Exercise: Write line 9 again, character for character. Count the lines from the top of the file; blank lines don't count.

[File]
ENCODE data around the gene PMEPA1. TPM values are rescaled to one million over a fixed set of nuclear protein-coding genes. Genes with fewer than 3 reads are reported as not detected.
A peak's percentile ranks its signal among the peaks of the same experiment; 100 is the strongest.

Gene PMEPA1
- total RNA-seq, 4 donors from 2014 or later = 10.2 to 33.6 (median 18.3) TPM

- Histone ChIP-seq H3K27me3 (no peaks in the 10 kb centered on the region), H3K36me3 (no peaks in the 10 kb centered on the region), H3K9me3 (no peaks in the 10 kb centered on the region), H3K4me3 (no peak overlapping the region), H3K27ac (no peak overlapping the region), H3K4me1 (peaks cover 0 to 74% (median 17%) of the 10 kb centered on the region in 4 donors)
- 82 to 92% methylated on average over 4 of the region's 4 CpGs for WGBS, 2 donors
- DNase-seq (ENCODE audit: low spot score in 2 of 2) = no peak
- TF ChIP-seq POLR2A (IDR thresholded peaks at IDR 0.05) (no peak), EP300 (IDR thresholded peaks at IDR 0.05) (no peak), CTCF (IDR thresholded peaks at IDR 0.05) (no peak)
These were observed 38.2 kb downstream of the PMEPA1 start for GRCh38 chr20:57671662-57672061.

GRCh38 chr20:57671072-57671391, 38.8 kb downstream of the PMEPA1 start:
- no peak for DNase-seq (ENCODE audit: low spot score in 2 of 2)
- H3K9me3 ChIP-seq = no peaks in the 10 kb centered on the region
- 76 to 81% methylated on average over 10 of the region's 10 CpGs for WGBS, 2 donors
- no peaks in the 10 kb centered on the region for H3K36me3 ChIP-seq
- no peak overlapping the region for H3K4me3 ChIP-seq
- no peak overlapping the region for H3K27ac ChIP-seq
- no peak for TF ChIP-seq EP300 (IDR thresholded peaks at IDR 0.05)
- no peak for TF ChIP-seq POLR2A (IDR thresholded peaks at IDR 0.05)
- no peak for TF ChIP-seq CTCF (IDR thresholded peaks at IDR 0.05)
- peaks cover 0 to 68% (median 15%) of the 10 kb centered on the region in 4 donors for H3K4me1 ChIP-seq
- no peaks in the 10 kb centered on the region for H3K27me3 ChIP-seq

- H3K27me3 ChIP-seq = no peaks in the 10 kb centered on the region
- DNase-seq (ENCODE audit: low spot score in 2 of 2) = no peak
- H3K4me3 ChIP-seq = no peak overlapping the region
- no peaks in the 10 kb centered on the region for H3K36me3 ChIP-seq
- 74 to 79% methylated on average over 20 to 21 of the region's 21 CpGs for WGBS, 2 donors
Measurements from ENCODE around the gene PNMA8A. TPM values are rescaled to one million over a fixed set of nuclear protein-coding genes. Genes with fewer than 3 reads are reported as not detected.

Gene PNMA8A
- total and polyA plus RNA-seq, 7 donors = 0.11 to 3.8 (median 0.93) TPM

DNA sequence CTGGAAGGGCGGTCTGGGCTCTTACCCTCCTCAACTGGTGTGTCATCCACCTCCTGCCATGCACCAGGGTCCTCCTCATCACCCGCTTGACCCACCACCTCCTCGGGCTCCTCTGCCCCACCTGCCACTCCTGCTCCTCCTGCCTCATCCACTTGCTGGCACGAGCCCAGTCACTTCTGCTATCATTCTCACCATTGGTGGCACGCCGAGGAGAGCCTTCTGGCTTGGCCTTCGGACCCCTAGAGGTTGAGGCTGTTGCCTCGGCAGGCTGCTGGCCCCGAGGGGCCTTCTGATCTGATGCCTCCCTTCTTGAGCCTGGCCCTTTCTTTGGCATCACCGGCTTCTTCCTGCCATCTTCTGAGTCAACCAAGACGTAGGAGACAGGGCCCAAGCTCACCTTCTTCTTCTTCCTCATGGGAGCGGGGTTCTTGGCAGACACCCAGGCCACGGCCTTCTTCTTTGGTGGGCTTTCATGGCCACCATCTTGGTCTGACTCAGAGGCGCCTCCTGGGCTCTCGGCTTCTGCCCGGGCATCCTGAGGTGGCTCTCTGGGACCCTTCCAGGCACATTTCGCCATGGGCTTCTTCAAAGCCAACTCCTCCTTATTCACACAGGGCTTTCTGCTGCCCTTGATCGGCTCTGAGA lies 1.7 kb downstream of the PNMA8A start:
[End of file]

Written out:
These were observed 38.2 kb downstream of the PMEPA1 start for GRCh38 chr20:57671662-57672061.